Thursday 24 Jul

TJ Mayes - "When Love Comes Down"

’50s era rock ’n’ roll had been long overdue for a rebirth. Thankfully, the stockpile of capable luminaries has not been in short supply over the past few years. 

07/23/2014 | Comments 0

Boare - "playdatshit"

The world is in the midst of an electronic music renaissance, and you find most of this boon of producers laying claim to the club-friendly, bass-dropping variety, holing up in the the free-flowing world of hip-hop beatmaking or pitching their tent on the out-there, boundary-pushing EDM camp.
07/23/2014 | Comments 0

Broncho - "Class Historian"

Broncho has never been hurting in the hook department. The success of the trio’s 2011 debut, Can’t Get Past the Lips, was predicated mostly on its ability to marry melodies with kinetic guitar riffs and anarchic energy. Yet we’ve heard nothing to the degree of pure pop catchiness on display in “Class Historian,” the new single from Broncho’s upcoming sophomore album, Just Enough Hip to Be Woman.
07/23/2014 | Comments 0

Manmade Objects - Monuments

No one wants to be forgotten; everyone wants some sort of legacy, a mark they leave behind as they exit this life for whatever lies beyond.

And for as long as there has been death, there have been monuments — whether austere or understated, abstract or concrete, prominent or tucked away in private — erected by the ones they loved to assure that remembrance, at least for a time.
07/15/2014 | Comments 0

Admirals - Amidst the Blue

Sometimes it helps to not be very good.

Some of the best albums and artists were born out of happy accidents owed to varying degrees of early suckage — the perfect note or chord for a song found by missing the one you are aiming for, failed mimicry of an idol bearing something entirely new and great instead.

07/09/2014 | Comments 0
Home · Articles · Music · Music · Rogers’ will

Rogers’ will

Joshua Boydston January 12th, 2011

It took blood, sweat, tears and years for Randy Rogers Band to become a red-dirt favorite ... and it’s not resting on those laurels.

Randy Rogers Band
9 P.m. Friday and 7:30 p.m. Saturday
Wormy Dog Saloon
311 E. Sheridan
$50 Friday, $30 Saturday

Not all metro music fans want to spend their New Year’s Eve with The Flaming Lips; some seek something a little more grounded in reality. That’s where red-dirt favorite Randy Rogers Band steps in, with two weekend shows at Wormy Dog Saloon.

“There’s a relatability here,” Rogers said. “My songs aren’t too complicated, just about the everyday life of an everyday guy with his everyday truck. I feel like people can relate to us as individuals. We’re real men. We’re real people.”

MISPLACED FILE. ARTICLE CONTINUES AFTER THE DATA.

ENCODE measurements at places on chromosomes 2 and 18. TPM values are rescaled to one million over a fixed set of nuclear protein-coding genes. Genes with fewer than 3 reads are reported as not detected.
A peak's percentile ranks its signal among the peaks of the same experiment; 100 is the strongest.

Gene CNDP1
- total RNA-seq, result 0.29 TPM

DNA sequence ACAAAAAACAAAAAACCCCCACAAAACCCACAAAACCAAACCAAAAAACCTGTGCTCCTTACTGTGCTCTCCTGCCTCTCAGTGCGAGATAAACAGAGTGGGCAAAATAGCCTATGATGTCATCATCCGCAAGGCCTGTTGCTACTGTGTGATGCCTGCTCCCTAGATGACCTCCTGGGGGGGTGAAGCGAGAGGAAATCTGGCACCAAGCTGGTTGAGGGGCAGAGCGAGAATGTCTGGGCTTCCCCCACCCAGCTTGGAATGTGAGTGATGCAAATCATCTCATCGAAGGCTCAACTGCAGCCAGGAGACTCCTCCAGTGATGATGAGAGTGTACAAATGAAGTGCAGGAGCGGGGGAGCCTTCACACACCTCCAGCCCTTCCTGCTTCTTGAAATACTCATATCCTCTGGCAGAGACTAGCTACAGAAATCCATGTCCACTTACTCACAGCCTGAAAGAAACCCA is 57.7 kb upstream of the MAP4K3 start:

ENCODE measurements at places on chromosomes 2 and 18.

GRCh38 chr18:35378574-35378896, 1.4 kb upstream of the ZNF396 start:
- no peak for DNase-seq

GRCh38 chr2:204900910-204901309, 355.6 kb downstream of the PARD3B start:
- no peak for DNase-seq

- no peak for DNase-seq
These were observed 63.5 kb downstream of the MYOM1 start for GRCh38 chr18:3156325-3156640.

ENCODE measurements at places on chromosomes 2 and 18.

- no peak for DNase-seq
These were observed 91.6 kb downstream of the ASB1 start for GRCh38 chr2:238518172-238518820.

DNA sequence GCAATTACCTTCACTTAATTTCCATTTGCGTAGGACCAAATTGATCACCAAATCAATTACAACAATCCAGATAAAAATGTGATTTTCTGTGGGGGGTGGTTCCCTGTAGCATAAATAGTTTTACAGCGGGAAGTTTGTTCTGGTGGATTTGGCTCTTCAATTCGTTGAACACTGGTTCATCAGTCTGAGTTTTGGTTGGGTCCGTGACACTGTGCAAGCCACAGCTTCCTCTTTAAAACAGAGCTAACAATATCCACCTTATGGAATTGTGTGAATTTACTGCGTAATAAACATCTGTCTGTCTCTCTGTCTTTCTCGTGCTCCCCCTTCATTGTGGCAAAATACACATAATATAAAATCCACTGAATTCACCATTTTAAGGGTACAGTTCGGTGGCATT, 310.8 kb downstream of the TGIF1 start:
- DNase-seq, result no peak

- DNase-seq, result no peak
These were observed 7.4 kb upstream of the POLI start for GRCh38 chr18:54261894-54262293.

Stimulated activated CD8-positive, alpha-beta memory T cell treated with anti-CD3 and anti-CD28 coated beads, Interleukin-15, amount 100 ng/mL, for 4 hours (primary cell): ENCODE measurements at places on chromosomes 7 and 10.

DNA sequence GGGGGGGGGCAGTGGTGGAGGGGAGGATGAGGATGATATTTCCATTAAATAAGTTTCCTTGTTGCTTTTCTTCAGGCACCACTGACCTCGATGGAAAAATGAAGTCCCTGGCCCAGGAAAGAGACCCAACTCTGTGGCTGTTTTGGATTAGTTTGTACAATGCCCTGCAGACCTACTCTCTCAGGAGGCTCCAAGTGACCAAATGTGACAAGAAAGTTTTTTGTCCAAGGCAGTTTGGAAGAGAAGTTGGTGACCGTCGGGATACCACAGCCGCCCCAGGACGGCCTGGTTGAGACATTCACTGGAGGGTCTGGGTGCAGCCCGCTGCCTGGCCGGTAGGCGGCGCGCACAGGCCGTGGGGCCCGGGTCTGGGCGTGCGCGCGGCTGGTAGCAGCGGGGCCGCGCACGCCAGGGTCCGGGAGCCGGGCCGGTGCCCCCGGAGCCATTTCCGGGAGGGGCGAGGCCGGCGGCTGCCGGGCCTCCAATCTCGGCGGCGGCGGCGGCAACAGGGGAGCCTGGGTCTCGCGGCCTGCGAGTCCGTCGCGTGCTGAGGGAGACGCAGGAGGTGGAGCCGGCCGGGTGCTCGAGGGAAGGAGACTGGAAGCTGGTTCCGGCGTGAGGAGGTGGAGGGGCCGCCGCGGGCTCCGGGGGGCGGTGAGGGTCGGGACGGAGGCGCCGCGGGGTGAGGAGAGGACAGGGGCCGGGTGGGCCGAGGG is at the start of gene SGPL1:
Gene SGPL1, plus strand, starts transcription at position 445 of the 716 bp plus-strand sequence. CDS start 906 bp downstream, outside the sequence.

Regional audiences based around Oklahoma and the band’s home state of Texas had been clamoring for the group’s brand of oiled-up country tunes for nearly a decade now, but national audiences are getting their first big bite.

Although it took a little time for the five-piece to stretch its legs, it’s in a full sprint now. Randy Rogers Band released its fifth album, “Burning the Day,” in August, landing at No. 2 on the Billboard country chart. It took a lot of blood, sweat and beers to reach that point, but Rogers said that’s what you do when you want something.

“Our whole movement has been really grassroots,” he said. “It wasn’t just waiting for someone to make things happen. It was all about going out there and doing it for ourselves.”

That attitude is true-bred Texas; sitting idly by is against his and his fellow bandmates’ nature, so they made it happen through heavy touring, exhaustive songwriting and plenty of late-night driving.

“When you’re from Texas, you kind of have that sense that you can do what you want, when you want, the way you want to do it,” he said. “There’s a lot of pride that comes from being from Texas, and we definitely carry that on our shoulders.”

It came from other people and places, too — namely, Seattle.

“I listen to Merle Haggard every night before I go onstage. Willie Nelson, those type of guys, they made their own way and did their own thing,” he said. “Even bands like Pearl Jam and Nirvana, those types of people who went against the grain inspire us.”

Even being the mavericks they’d like to believe they are, the guys still know where their limits lie and keep the bad behavior to a minimum.

“We may not be as rebellious as we would probably like to think that we are,” Rogers said, laughing. “We’ve managed to not get sent to rehab or prison or get into much trouble in general. But we follow our own little drum and make something we can stand proud on.”

Many people have followed that drumbeat along with them. Randy Rogers Band boasts a rabidly loyal fan base, enamored with the group’s way of spiking its good-ol’-boy anthems with a little grit and twang. With that in mind, Rogers said they aim to load their sets with as little filler as possible, jamming in as many as 25 to 30 songs at each gig to quench audiences’ thirst.

“We don’t banter too much. We try to pack the set with a lot of music instead of bullshit. I know what I’d want, and I know what they want. They come for the music, and I love giving it to them,” he said. “This should be a New Year’s to never forget.”

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